One cannot stop looking at the amazing photos of the bears in their habitat as soon as you open up this book. Every page is filled with photos of scientists at work, the equipment they use, and a few maps. Through photos and text the reader can follow all aspects of the preparation, the capturing, the gathering of data, the release of the bears, and the analysis of collected data. The photos alone are really something to enjoy about this book. One great image compares the snow print of a human boot with the back paw print of a young male bear. These amazing photos are accompanied by very descriptive narrative that informs the reader about the many challenges these scientists have to overcome to do their job. It also makes the reader aware of why these people work so hard at what they do.

Relating the habits of the polar bear is important. Their decline in population is a major concern with the advent of global climate change and the loss of polar ice. Through deeper knowledge of their world, scientists might better address and hopefully reverse this decline.

Included with the narrative text are eight short, highlighted narratives. These narratives cover conversations with several scientists, the 2008 Threatened Species designation, a description about equipment needed, what is being recorded, such as biomedical impedance analysis, radio collars for the bears, and a look toward the future of polar bears. The narrative detail is very complete and there is no part of the capture process that is not described from start to finish. The book’s narrative details the rewards and the challenges of the process of doing science in a very difficult and challenging field situation.

This volume is arranged in five major sections grouped into first, information about the Polar Bear Research Project, two different capture experiences, recording information, and, lastly, the section called "Searching for the Bone Pile" which describes what researchers do when the data from the radio collars stops. There is a short glossary for terms that are already explained in the text and a page of basic polar bear information. At the end of the book are two pages of suggested books, websites and quotes sources, and a final page for an index. Due to the small print in the text, the even smaller photo caption print, the higher level vocabulary, and the large quantity of details, this book would be good for secondary level students either in a classroom or a school library. For a younger child, the photos would be a good draw for learning more about this species. For those readers who are concerned with our vanishing wildlife and want to know more about what is being done to save them, especially the polar bear, this book is a must–read.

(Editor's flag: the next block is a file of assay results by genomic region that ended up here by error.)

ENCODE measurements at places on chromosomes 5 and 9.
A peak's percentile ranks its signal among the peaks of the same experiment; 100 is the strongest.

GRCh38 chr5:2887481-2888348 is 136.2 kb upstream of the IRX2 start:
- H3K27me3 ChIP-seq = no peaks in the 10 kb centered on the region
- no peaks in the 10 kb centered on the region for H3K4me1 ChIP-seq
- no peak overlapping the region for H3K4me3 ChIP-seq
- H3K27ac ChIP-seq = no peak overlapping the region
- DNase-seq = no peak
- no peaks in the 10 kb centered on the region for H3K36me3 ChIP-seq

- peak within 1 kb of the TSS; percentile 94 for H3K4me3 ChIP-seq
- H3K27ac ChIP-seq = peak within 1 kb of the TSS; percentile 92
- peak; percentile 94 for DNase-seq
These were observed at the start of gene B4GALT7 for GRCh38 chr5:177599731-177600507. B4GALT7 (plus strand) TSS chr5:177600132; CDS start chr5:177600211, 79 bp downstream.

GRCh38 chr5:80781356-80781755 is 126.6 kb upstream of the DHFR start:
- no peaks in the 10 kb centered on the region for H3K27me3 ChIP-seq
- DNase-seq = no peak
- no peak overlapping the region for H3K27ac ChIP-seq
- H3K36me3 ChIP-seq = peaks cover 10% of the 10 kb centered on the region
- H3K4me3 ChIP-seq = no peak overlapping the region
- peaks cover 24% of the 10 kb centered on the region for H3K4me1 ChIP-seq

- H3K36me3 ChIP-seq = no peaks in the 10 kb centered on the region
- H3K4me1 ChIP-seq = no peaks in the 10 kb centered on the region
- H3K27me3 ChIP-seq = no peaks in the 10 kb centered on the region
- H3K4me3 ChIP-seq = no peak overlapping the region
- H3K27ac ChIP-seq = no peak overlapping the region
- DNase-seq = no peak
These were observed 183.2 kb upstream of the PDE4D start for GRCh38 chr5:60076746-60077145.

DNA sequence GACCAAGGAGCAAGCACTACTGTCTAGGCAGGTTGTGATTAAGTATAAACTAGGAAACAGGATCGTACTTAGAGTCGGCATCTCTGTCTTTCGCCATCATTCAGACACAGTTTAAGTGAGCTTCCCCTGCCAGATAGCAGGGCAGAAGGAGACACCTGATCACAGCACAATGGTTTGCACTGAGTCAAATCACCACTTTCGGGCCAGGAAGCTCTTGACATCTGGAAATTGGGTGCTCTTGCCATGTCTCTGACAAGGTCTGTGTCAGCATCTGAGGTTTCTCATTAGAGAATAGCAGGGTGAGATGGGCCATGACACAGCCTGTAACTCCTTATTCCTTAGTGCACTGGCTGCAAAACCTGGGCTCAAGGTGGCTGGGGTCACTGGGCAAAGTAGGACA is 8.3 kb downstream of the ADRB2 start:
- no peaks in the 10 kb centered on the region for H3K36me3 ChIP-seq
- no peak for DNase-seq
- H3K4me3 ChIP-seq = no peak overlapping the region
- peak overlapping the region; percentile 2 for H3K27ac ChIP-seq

Science Books & Films

Feb 2013 Issue


Lourie, Peter. The Polar Bear Scientists. (Illus.; from the Scientists in the Field Series.) Boston: Houghton Mifflin, 2012. 80pp. $18.99. 2011003449. ISBN 9780547283050. Glossary; Index;

C.I.P.EI-YA **


Impressively, Peter Lourie describes the "real life" daily world of polar bear biologists. He describes data collection, not just the glamour of handling anesthetized polar bears, but also the details of preparing for fieldwork and entering data after a long day in the field. He connects data collection with the need for data because data by itself is not science. Data must be part of a methodical system of inquiry. Lourie alludes to the larger questions and squarely provides evidence for the need to collect data. He portrays scientists as tangible people and may inspire students to pursue careers as scientists. We need books that do all this. Lourie also accurately depicts wildlife biology as a career. As a professor of a wildlife biology program, I was impressed that he conveyed, in fewer than 100 pages, concepts that we teach in our bachelor's degree in wildlife science. Although a college program goes into more detail, Lourie provides substantial details that I have not read in a book about wildlife biology that was meant for the general public, and school age readers at that! The photos are distinctive and uniquely suited for the theme of the book. For instance, one photo has a sketch overlaying the bear's body to illustrate the best places to administer anesthetic from a dart gun. The work is accurate and has broader applications to science in general. This book should sit on the library shelves of grade and high schools to encourage students to explore science as a career.--Jorie M. Favreau, Paul Smith's College, Paul Smith's, NY